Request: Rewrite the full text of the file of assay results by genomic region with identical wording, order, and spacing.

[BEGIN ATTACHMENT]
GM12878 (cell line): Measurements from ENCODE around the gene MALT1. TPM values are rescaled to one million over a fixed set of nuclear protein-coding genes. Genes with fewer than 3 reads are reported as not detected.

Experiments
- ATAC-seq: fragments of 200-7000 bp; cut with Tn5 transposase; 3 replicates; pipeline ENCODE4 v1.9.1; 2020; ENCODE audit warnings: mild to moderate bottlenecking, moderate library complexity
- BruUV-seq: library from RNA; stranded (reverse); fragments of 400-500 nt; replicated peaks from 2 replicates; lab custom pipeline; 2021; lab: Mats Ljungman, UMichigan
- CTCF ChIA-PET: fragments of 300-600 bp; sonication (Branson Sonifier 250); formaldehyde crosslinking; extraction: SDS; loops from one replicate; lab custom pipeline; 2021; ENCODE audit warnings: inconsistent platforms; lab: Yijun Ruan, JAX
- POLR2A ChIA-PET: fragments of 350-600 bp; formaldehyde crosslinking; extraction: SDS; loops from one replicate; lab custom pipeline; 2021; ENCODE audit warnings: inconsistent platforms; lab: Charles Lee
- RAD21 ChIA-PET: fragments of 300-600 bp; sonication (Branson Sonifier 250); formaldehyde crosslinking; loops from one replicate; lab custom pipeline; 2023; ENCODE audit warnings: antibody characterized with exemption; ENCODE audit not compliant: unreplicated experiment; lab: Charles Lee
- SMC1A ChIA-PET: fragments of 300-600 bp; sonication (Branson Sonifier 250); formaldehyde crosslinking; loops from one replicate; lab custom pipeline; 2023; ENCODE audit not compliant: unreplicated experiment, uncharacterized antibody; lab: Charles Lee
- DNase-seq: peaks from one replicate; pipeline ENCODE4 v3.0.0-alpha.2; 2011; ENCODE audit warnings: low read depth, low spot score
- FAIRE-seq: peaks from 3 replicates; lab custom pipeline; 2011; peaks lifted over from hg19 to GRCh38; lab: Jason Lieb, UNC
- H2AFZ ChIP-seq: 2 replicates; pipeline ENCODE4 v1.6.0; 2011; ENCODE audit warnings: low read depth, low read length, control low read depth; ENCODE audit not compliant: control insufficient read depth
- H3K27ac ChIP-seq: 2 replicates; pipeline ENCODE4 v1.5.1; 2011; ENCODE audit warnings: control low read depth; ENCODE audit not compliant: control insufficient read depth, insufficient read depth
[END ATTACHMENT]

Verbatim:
GM12878 (cell line): Measurements from ENCODE around the gene MALT1. TPM values are rescaled to one million over a fixed set of nuclear protein-coding genes. Genes with fewer than 3 reads are reported as not detected.

Experiments
- ATAC-seq: fragments of 200-7000 bp; cut with Tn5 transposase; 3 replicates; pipeline ENCODE4 v1.9.1; 2020; ENCODE audit warnings: mild to moderate bottlenecking, moderate library complexity
- BruUV-seq: library from RNA; stranded (reverse); fragments of 400-500 nt; replicated peaks from 2 replicates; lab custom pipeline; 2021; lab: Mats Ljungman, UMichigan
- CTCF ChIA-PET: fragments of 300-600 bp; sonication (Branson Sonifier 250); formaldehyde crosslinking; extraction: SDS; loops from one replicate; lab custom pipeline; 2021; ENCODE audit warnings: inconsistent platforms; lab: Yijun Ruan, JAX
- POLR2A ChIA-PET: fragments of 350-600 bp; formaldehyde crosslinking; extraction: SDS; loops from one replicate; lab custom pipeline; 2021; ENCODE audit warnings: inconsistent platforms; lab: Charles Lee
- RAD21 ChIA-PET: fragments of 300-600 bp; sonication (Branson Sonifier 250); formaldehyde crosslinking; loops from one replicate; lab custom pipeline; 2023; ENCODE audit warnings: antibody characterized with exemption; ENCODE audit not compliant: unreplicated experiment; lab: Charles Lee
- SMC1A ChIA-PET: fragments of 300-600 bp; sonication (Branson Sonifier 250); formaldehyde crosslinking; loops from one replicate; lab custom pipeline; 2023; ENCODE audit not compliant: unreplicated experiment, uncharacterized antibody; lab: Charles Lee
- DNase-seq: peaks from one replicate; pipeline ENCODE4 v3.0.0-alpha.2; 2011; ENCODE audit warnings: low read depth, low spot score
- FAIRE-seq: peaks from 3 replicates; lab custom pipeline; 2011; peaks lifted over from hg19 to GRCh38; lab: Jason Lieb, UNC
- H2AFZ ChIP-seq: 2 replicates; pipeline ENCODE4 v1.6.0; 2011; ENCODE audit warnings: low read depth, low read length, control low read depth; ENCODE audit not compliant: control insufficient read depth
- H3K27ac ChIP-seq: 2 replicates; pipeline ENCODE4 v1.5.1; 2011; ENCODE audit warnings: control low read depth; ENCODE audit not compliant: control insufficient read depth, insufficient read depth